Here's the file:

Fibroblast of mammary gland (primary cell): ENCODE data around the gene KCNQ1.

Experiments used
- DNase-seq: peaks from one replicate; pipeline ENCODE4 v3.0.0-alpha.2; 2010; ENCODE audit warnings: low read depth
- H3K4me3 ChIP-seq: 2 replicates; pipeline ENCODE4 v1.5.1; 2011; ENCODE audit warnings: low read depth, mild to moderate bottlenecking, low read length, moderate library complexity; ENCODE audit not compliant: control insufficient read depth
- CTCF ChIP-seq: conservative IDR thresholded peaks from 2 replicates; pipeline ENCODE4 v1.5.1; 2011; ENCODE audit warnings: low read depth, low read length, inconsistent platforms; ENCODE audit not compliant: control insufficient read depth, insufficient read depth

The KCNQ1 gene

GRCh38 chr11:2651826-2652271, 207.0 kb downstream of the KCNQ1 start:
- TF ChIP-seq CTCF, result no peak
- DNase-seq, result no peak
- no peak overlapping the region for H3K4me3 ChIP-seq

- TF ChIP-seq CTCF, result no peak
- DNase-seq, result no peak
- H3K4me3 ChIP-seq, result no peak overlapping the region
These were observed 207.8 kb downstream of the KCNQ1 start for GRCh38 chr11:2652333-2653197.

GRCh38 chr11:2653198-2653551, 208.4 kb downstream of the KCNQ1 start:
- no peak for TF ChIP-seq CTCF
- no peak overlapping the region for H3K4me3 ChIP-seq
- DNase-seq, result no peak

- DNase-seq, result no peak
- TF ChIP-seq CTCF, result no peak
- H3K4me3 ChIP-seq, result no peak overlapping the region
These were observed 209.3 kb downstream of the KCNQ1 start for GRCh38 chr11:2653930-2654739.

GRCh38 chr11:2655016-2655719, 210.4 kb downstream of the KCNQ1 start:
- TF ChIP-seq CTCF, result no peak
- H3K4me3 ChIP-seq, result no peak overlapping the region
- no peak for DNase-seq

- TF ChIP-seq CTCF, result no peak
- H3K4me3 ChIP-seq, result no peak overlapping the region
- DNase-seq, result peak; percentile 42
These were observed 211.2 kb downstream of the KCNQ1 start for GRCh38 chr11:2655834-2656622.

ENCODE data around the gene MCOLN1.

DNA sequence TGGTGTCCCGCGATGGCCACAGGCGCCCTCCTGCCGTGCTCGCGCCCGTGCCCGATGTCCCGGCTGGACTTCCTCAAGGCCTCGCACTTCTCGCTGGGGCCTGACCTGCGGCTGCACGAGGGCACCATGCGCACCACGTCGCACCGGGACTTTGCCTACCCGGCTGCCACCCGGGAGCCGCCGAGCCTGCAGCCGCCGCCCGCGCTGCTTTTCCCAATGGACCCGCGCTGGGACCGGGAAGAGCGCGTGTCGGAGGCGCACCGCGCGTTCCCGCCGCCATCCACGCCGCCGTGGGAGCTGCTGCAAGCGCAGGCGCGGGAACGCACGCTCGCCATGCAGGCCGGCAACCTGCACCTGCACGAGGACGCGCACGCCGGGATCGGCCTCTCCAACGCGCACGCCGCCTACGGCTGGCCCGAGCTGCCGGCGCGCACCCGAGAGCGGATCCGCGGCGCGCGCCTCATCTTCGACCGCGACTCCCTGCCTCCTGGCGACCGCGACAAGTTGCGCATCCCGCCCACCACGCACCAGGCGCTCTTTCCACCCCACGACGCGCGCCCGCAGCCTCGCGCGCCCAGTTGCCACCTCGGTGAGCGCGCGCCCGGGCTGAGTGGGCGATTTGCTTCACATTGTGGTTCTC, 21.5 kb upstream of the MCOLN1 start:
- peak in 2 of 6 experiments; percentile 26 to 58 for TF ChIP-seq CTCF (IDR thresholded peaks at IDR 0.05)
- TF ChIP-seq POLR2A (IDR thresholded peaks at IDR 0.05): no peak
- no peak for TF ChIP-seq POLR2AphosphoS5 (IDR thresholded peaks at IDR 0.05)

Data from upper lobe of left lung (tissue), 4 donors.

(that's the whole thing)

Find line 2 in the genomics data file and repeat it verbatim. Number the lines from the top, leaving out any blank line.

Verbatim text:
Experiments used